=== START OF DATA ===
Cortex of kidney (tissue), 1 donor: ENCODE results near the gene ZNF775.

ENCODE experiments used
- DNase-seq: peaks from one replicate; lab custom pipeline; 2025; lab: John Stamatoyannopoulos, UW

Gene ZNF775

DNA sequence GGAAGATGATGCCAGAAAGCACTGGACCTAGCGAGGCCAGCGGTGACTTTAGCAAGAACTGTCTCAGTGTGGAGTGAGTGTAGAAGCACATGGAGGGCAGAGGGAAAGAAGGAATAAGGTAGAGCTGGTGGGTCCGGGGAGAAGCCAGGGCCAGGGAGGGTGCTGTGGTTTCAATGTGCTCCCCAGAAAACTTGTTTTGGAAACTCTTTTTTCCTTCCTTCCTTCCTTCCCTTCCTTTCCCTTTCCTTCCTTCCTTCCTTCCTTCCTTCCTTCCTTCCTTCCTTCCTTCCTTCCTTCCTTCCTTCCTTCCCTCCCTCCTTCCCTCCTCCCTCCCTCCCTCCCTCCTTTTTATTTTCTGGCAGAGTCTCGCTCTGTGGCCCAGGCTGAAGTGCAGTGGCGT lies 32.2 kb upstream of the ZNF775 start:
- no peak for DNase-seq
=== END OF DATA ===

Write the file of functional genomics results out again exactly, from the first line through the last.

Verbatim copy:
Cortex of kidney (tissue), 1 donor: ENCODE results near the gene ZNF775.

ENCODE experiments used
- DNase-seq: peaks from one replicate; lab custom pipeline; 2025; lab: John Stamatoyannopoulos, UW

Gene ZNF775

DNA sequence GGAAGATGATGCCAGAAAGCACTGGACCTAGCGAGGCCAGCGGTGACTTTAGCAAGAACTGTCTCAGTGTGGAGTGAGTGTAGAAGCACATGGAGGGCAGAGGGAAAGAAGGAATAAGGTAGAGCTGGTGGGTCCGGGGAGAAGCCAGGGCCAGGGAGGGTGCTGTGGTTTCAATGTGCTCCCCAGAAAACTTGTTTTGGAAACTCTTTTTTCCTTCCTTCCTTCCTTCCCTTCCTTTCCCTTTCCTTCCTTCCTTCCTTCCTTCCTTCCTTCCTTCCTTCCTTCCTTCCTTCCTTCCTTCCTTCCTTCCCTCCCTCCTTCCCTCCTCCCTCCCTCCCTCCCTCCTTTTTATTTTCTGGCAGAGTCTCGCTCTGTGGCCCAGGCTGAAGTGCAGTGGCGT lies 32.2 kb upstream of the ZNF775 start:
- no peak for DNase-seq